Guest Author - Megan Faulkner
It is hard for kids to be patient. The ability to manage impulse control simply isn’t there when we are children. It is a part of the brain that isn’t fully developed until much later in life. Like many parts of the brain, it needs practice to develop, which I feel is part of the reason that even some adults show little patience and impulse control when it comes to getting what they want or getting things done by a particular timeline.
Children have it especially rough because they have to wait for so many things. Wait until you are older. Wait until after dinner. Wait until someone can help you with that. Children are told to wait a lot, both verbally and subconsciously the message is being sent to children. Many of these same children are also simultaneously receiving the message to hurry up. Parents get especially frustrated when it is time to go somewhere and children are slowing them down. Requests come with an edge to them and then comes the phrase, “how many times do I have to tell you?!”
By this time, both parents and children end up leaving the house frustrated and angry. Parents wonder why children can’t just listen the first time when they were told to get ready. Children wonder why the parents are being so rude.
It makes me think of an interaction I witnessed the other day. The man calmly repeated his directions over and over again. As he gave clear and simple directions, the person he was talking to kept getting distracted, wasn’t listening at times, or wasn’t understanding at times. I listened to the man speaking slightly louder and slower and working to make sure she understood and completed his instructions, no matter how many times he had to give them. The man never became agitated or raised his voice in anger or annoyance with her. In the end, she completed the task and both of them walked away from the interaction unscathed. I believe the biggest factor in how the man talked to her, despite having to repeatedly explain the directions, was that she was not a small child; she was an 80 year old woman.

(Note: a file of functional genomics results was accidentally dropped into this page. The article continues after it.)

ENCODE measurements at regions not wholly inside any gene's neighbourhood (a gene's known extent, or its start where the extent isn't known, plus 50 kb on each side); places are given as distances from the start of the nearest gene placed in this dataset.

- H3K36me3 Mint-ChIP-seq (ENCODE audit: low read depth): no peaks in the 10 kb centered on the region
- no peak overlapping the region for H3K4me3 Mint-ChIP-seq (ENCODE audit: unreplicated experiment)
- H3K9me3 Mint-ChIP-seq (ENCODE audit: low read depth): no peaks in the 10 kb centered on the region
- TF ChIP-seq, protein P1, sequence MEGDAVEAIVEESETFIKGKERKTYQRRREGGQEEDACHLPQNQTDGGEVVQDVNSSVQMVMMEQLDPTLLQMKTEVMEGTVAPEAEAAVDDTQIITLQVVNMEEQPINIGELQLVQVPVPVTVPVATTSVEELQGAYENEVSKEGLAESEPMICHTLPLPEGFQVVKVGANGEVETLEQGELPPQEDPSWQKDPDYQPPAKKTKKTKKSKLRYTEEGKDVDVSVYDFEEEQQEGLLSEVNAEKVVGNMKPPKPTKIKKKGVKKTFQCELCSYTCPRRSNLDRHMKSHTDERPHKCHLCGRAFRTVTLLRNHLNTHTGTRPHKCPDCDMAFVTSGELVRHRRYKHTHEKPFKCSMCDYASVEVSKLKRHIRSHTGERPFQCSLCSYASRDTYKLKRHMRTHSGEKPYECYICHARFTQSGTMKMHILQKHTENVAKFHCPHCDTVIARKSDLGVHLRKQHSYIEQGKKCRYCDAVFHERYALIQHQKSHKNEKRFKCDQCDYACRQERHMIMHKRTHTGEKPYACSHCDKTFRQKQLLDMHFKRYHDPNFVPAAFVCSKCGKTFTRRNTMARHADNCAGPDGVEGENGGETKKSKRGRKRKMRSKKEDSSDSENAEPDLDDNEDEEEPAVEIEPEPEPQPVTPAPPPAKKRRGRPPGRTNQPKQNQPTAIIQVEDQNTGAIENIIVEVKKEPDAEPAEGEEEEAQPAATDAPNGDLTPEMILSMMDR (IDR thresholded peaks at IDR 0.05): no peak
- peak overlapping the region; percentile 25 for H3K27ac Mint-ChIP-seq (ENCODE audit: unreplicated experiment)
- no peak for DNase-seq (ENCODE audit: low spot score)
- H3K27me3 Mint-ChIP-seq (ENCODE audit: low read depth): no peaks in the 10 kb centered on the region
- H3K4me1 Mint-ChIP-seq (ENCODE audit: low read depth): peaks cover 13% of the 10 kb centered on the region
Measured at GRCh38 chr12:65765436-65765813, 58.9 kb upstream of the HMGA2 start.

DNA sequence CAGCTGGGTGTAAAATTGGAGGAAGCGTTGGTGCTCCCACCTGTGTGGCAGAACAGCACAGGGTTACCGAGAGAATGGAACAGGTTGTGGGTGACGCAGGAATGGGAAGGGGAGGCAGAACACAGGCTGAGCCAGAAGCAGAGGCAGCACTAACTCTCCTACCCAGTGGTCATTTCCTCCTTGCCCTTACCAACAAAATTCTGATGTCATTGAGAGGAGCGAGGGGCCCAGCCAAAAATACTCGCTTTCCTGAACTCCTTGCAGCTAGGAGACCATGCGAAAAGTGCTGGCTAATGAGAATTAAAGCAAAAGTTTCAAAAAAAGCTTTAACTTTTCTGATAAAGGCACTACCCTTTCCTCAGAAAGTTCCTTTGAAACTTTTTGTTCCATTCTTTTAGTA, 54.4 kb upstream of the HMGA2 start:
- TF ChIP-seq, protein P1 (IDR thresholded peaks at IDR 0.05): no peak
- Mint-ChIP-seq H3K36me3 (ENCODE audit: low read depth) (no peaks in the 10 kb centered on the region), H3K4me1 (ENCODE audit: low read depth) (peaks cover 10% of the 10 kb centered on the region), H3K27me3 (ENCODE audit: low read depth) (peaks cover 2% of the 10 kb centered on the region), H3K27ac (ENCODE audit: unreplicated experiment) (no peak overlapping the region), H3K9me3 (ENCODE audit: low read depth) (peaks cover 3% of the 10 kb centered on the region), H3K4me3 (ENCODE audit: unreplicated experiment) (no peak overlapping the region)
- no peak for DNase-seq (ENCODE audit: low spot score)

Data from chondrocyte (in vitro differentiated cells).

Some people may think, “but we need to respect our elders.” I do not disagree. However, I think that respecting our elders does not mean that the opposite must also hold true. We do not need to be disrespectful to our children in order to get them to listen to us. In the end, the task will still get done, but both parents and children will fare better if the adults can manage to take a deep breath and muster up their patience when talking to their children. Children learn most things by modeling those around them, especially the people who are important to them. We need to demonstrate how to be patient, how to remain level headed and calm, and rest assured that they are still growing and developing